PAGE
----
Monthly Archives: February 2017

New Trends in Social Media Use by Business Entities

The year 2016 was a momentous period for social media in relation to business marketing and promotion. Everything suggests that 2017 will be an even bigger year for the intersection of social media and business marketing, particularly because of the 10-year anniversary of Facebook Pages.

 

There was a time when business marketing was not allowed on Facebook. Until 2007, only individual profiles were allowed, and the promotion of business activities by individuals was looked down upon. Once Facebook announced that companies were allowed to create profiles, more than 100,000 brands quickly signed up on the first day.

 

Some of the social media trends developing in 2017 include proposals to no longer embrace this communications channel; such was the call by Geoff Lewis of the Founder Fund, a firm dedicated to funding major digital media enterprises. Lewis believes that social media platform lend themselves to the creation of “scripted reality,” which may have contributed to the election of New York billionaire Donald Trump as President of the United States.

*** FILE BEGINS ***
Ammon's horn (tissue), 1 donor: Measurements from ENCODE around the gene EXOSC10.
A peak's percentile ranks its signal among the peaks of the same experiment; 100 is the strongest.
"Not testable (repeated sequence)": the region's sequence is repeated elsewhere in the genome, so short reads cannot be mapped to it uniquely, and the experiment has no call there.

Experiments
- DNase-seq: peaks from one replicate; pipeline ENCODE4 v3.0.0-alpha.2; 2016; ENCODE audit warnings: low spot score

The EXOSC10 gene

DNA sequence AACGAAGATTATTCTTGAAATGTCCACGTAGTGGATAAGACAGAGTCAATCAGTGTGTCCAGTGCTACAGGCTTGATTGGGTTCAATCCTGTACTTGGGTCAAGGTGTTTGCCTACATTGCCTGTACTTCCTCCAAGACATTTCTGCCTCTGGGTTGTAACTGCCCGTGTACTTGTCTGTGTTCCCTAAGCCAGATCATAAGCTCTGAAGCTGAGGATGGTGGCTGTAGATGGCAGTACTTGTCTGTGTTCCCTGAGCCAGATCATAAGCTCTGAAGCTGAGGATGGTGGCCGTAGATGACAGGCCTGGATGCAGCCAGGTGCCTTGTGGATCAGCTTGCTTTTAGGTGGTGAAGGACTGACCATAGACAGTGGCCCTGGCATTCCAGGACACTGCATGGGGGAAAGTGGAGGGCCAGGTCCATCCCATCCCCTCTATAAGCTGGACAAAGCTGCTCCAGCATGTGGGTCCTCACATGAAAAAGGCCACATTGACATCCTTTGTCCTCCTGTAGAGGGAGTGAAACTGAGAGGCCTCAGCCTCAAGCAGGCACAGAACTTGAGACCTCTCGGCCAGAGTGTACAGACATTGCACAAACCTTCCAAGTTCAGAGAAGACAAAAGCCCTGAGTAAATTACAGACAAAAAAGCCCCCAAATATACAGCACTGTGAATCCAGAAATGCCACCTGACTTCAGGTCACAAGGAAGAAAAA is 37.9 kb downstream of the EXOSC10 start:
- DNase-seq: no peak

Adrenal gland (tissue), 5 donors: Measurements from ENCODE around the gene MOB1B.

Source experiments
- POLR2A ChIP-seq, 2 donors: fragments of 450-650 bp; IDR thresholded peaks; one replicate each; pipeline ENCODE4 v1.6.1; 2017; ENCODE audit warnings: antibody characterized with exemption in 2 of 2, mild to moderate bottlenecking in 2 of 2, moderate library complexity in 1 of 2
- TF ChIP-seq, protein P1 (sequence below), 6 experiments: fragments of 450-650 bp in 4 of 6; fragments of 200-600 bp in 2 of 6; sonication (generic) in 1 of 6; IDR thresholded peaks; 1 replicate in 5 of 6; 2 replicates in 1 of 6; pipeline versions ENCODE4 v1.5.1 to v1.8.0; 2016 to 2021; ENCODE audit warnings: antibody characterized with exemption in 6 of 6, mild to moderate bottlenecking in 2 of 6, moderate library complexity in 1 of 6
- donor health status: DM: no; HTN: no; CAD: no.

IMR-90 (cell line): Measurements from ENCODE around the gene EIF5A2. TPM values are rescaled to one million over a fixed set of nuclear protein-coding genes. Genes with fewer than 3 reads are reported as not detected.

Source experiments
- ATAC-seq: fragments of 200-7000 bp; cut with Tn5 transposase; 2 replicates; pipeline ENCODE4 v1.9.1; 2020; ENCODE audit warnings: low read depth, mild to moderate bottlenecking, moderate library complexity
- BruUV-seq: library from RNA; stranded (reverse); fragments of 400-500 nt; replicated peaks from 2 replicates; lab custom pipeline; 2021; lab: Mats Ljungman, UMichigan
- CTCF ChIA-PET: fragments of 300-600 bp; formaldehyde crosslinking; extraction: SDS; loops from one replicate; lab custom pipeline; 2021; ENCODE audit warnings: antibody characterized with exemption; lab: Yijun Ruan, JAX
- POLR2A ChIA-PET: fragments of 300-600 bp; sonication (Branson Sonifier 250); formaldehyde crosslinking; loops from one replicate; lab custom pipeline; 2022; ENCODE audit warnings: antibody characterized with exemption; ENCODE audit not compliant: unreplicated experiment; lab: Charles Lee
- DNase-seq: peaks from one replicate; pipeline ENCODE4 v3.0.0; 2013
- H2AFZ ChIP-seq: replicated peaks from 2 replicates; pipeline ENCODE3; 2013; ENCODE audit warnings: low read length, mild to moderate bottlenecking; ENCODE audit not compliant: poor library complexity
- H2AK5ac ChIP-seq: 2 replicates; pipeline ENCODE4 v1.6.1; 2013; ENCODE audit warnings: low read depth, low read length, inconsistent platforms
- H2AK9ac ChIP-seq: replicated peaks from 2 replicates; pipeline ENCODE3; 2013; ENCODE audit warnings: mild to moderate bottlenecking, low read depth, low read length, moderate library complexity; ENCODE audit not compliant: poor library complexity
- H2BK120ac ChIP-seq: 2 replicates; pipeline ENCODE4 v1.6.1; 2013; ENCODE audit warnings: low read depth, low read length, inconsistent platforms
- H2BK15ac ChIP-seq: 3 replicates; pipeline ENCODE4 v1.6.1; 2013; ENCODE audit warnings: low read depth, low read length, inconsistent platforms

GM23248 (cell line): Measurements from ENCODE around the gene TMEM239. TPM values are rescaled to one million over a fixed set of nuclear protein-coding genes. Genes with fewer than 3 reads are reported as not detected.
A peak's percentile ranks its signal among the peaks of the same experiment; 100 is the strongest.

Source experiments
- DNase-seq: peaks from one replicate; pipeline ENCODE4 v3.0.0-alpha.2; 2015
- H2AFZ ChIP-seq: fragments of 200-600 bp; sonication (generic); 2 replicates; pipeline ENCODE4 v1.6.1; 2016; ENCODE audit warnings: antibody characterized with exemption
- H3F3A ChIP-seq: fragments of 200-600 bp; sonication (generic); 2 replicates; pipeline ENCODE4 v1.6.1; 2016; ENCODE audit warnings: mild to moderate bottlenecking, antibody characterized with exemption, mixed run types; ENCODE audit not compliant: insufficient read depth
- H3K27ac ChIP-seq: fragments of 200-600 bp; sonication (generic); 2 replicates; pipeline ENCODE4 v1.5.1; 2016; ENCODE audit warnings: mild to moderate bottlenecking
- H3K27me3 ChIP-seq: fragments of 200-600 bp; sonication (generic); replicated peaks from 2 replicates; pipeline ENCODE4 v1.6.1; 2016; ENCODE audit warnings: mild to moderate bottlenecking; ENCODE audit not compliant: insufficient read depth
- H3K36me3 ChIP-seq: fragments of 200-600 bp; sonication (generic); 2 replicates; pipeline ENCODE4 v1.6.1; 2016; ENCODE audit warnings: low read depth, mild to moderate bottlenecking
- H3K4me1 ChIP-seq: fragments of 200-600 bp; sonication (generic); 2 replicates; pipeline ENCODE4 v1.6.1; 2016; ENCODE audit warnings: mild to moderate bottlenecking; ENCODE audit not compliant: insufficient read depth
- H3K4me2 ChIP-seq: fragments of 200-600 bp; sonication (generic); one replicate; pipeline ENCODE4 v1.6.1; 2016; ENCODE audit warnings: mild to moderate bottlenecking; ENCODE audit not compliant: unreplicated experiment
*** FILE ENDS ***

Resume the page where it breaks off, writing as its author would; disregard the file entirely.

A lot has changed for the social media and business marketing sphere since 2007. Years ago, promoting brands on social media channels such as Facebook and Twitter was extremely effective; the same cannot be said in 2017 due to the higher levels of competition.

 

One trend that is certain to develop in 2017 is that companies will no longer use social media channels exclusively to drive traffic to their websites. The idea is to deliver tangible messages. For example, a fashion boutique can offer discounts solely on Twitter or Facebook without advertising on its physical store or on its website.

 

Another trend for 2017 with relation to social media will be mobile advertising. It is time for business owners to invest in sponsored updates and other strategies that allow them to reach beyond their existing followers.

 

 

Karl Heideck Kicks Into High Gear! Visions From A Mind That Matters!

Inside the mind of Karl HeideckAchieving his Bachelor of Arts (B.A.) in English Language and Literature/Letters back in 2003 before going on to Temple University – James E. Beasley School of Law from 2006 till 2009 when he achieved his J.D., Law and was accomplished in appearing in making the Dean’s List, Karl Heideck has always been destined for greatness.

In January of 2010, Heideck stepped up to Conrad O’Brien where he became an associate for less than a year, before deciding to make a change and pursue a job at Pepper Hamilton LLP where he soon made a career out of being their Project Attorney. He spent three years and seven months working for the company Pepper Hamilton LLP before changing again to find his place as part of the team at Hire Counsel where he currently works as their Contract Attorney at Grant & Eisenhower in Pennsylvania.